Traders in Tonbridge support trial pedestrianisation idea
By Tonbridge Courier | Tuesday, September 25, 2012, 08:00
TRADERS in Tonbridge are strongly in favour of pedestrianising the High Street for a trial period on Sundays, according to a new survey.
June 15, 2012
July 28, 2011
FLASHBACK: How the Courier has reported plans to tackle traffic problems
And of 62 shopkeepers who gave their views on what could be the best way to improve trade and traffic flow in the High Street, half supported closing the road permanently to cars, buses and deliveries.
One popular option – with 62 per cent – was to shut the busy road on Sundays between Avebury Avenue and Bradford Street, with the aim of holding markets and other activities to encourage shoppers to the town.
The poll was carried out by pedestrianisation campaign group Pedestrian Action for Tonbridge High Street (Paths).
Co-founder Howard Porter was optimistic about the result.
He said: "I thought there was more support from traders than expected.
"Traders are more reluctant to change things if business is at stake, especially in these difficult times, so it's necessary to investigate a range of options to give the best outcome for Tonbridge. This has to be done in a gradual way.
"Traders have come out in favour of Sunday closure which I think is a good start. We need to think of events to bring people into town, which is where the Town Team could come in."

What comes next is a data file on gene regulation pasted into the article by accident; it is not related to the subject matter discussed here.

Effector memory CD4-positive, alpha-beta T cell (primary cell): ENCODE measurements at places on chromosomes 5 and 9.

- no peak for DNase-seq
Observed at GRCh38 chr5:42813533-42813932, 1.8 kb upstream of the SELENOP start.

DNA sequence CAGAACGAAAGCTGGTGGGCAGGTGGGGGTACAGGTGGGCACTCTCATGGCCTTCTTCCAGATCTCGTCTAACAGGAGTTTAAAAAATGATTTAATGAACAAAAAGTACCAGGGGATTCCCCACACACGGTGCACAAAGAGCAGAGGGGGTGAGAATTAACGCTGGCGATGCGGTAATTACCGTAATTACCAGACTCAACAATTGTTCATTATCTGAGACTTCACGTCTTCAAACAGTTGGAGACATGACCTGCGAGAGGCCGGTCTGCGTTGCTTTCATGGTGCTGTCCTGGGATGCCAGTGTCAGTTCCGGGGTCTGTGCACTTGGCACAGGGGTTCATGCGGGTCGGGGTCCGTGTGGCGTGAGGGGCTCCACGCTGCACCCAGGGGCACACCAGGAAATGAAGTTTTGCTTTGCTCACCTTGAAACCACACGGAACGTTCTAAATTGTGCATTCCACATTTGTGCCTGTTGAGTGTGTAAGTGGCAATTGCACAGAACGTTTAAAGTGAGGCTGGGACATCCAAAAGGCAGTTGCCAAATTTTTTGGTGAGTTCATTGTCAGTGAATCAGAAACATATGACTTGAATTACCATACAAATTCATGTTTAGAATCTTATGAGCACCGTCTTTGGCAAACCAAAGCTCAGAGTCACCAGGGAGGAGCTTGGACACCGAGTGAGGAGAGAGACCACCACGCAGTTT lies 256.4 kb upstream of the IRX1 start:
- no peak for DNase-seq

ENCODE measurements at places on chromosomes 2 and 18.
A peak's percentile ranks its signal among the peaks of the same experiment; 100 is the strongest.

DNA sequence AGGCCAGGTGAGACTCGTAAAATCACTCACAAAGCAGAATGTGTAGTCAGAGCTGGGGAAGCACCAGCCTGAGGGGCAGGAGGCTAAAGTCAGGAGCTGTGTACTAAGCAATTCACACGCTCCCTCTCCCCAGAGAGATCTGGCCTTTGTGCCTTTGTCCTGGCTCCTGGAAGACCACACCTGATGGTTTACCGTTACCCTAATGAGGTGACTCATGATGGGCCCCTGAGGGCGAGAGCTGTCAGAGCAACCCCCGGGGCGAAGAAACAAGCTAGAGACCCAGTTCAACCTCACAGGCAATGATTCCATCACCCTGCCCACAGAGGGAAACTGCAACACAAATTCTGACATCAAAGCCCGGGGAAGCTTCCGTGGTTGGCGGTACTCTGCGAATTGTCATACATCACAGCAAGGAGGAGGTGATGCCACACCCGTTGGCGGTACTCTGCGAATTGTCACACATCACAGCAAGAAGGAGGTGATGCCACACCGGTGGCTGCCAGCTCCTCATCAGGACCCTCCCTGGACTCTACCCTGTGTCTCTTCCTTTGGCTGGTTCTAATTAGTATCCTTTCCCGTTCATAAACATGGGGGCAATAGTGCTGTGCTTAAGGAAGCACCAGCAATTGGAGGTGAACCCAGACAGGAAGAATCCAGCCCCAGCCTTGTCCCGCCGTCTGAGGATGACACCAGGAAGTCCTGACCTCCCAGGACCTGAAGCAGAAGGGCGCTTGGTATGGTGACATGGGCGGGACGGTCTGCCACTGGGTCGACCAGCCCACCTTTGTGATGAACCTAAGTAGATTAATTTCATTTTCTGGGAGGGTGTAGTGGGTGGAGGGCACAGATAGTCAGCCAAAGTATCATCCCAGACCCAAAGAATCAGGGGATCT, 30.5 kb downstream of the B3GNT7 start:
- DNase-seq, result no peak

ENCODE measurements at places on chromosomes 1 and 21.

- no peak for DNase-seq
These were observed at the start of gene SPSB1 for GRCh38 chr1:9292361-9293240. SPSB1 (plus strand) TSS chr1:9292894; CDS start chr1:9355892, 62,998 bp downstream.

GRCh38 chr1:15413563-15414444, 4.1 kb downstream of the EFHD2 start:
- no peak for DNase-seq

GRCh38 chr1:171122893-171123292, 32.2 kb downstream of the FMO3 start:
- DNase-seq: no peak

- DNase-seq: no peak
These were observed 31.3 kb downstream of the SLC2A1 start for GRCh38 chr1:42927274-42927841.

The team, of politicians, residents and businesspeople, aims to improve the town centre.
While a Sunday road closure won support from traders, a larger majority wanted to give it a try first. The poll found that 84 per cent were in favour of a trial period.
Mr Porter said this was crucial to establish which option would work best for the town, adding: "We won't go into this blindly."
Paths is pushing the council to support full pedestrianisation, which would involve diverting traffic, including buses and deliveries, around the back of Sainsbury's and Waitrose to rejoin via Medway Wharf Road.
Introducing a 20mph speed limit was supported by 50 per cent of the traders, but a "shared space" option, similar to the situation in Ashford where traffic and pedestrians have equal right of way, was the least popular suggestion with 24 per cent.
Young Paths supporters – Hugh Pfeil, 20, Alfie van den Bos, 19, Lea West, 19, and Helen Long, 24 – distributed and collected the questionnaires last month.
Tonbridge and Malling Borough Council spokeswoman Debi Rice said: "The prospect of an occasional closure of part of the High Street is being considered by the Town Team as part of initiatives to build on the events programme and activities that are hosted in the town centre by the council and its partners.
"Of course, such a closure to accommodate a market or other event would need the careful consideration, consultation and approval by the county council as highways authority."